After reading "Battle-Tested: How a decade of war has created a new generation of elite business leaders," in FORTUNE magazine, Jeff Kasper, president of Harmon Signs in Toledo, OH and the Chapter of Education Chair for the local Maumee Valley Chapter of the Young Presidents' Organization, was determined to learn about the military and military leadership.
Mr. Kasper reached out to Maj. Gary Bentley, executive officer at the 180th Fighter Wing, in an effort to coordinate an event where presidents of several northwest Ohio companies could learn about and from the Ohio National Guard and its elite servicemembers and leaders.
"YPO is an international organization with 15 thousand plus members with a mission of better leaders through education and idea exchange," said Kasper. "Members are typically between the ages of 35 and 50 and must have a minimum of 50 employees and at least eight million in revenue."
The local Maumee Valley Chapter currently has 40 members.
"When Jeff Kasper contacted me about his desire to have an event tied to the military, I was very excited," stated Bentley. "We are very proud of the many accomplishments of the 180th Fighter Wing and the Ohio National Guard, and to be able to host a group of top corporate executives is an opportunity we were very interested in."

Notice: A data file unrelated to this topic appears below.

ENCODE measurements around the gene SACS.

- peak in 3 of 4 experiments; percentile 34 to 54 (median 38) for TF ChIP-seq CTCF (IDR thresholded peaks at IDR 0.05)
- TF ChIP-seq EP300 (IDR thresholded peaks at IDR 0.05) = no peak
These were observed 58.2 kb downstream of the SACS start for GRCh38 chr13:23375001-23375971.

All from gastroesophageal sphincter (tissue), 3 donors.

With the help of Lt. Col. Kathy Lowrey, director for community outreach, Ohio National Guard, Maj. Bentley and Mr. Kasper were able to create an event where 28 local employers were able spend a day learning about the missions and leadership that make up the Ohio National Guard.
"We were all pleased with the event and the overwhelming positive feedback
from our guests," said Bentley.
The 180th Fighter Wing hosted the Young Presidents' Organization event April 13. The 28 young presidents were greeted at the 180th with a continental breakfast catered by The Flying Joe, a local coffee shop owned and operated by Maj. Becky Ohm, a traditional guardsmen F-16 fighter pilot and her husband John, also a traditional guardsman who flies A-10 Thunderbolt with the 127th Fighter Wing, Michigan Air National Guard.
While the presidents enjoyed breakfast, they received a briefing on the Ohio Army and Air National Guard from Brig. Gen. Bartman and a briefing about the 180th Fighter Wing from Col. Nordhaus.